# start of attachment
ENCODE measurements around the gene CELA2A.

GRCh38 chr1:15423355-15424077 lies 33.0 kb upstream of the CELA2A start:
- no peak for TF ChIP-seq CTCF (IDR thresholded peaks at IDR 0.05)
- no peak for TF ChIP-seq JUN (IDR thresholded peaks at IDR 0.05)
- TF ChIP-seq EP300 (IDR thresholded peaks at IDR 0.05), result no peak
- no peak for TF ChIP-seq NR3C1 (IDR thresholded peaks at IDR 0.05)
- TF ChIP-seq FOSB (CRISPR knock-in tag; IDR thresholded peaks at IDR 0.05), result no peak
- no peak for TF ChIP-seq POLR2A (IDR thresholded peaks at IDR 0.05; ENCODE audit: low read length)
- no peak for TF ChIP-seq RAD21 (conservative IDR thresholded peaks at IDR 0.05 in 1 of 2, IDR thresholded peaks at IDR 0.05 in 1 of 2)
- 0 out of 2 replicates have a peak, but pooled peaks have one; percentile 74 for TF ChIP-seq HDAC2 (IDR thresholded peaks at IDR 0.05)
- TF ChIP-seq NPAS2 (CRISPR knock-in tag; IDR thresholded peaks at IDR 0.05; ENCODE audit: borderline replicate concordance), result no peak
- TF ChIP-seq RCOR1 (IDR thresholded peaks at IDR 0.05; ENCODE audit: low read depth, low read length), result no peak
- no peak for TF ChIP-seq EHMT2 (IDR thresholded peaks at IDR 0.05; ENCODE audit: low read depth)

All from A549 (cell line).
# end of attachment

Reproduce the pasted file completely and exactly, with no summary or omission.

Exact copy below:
ENCODE measurements around the gene CELA2A.

GRCh38 chr1:15423355-15424077 lies 33.0 kb upstream of the CELA2A start:
- no peak for TF ChIP-seq CTCF (IDR thresholded peaks at IDR 0.05)
- no peak for TF ChIP-seq JUN (IDR thresholded peaks at IDR 0.05)
- TF ChIP-seq EP300 (IDR thresholded peaks at IDR 0.05), result no peak
- no peak for TF ChIP-seq NR3C1 (IDR thresholded peaks at IDR 0.05)
- TF ChIP-seq FOSB (CRISPR knock-in tag; IDR thresholded peaks at IDR 0.05), result no peak
- no peak for TF ChIP-seq POLR2A (IDR thresholded peaks at IDR 0.05; ENCODE audit: low read length)
- no peak for TF ChIP-seq RAD21 (conservative IDR thresholded peaks at IDR 0.05 in 1 of 2, IDR thresholded peaks at IDR 0.05 in 1 of 2)
- 0 out of 2 replicates have a peak, but pooled peaks have one; percentile 74 for TF ChIP-seq HDAC2 (IDR thresholded peaks at IDR 0.05)
- TF ChIP-seq NPAS2 (CRISPR knock-in tag; IDR thresholded peaks at IDR 0.05; ENCODE audit: borderline replicate concordance), result no peak
- TF ChIP-seq RCOR1 (IDR thresholded peaks at IDR 0.05; ENCODE audit: low read depth, low read length), result no peak
- no peak for TF ChIP-seq EHMT2 (IDR thresholded peaks at IDR 0.05; ENCODE audit: low read depth)

All from A549 (cell line).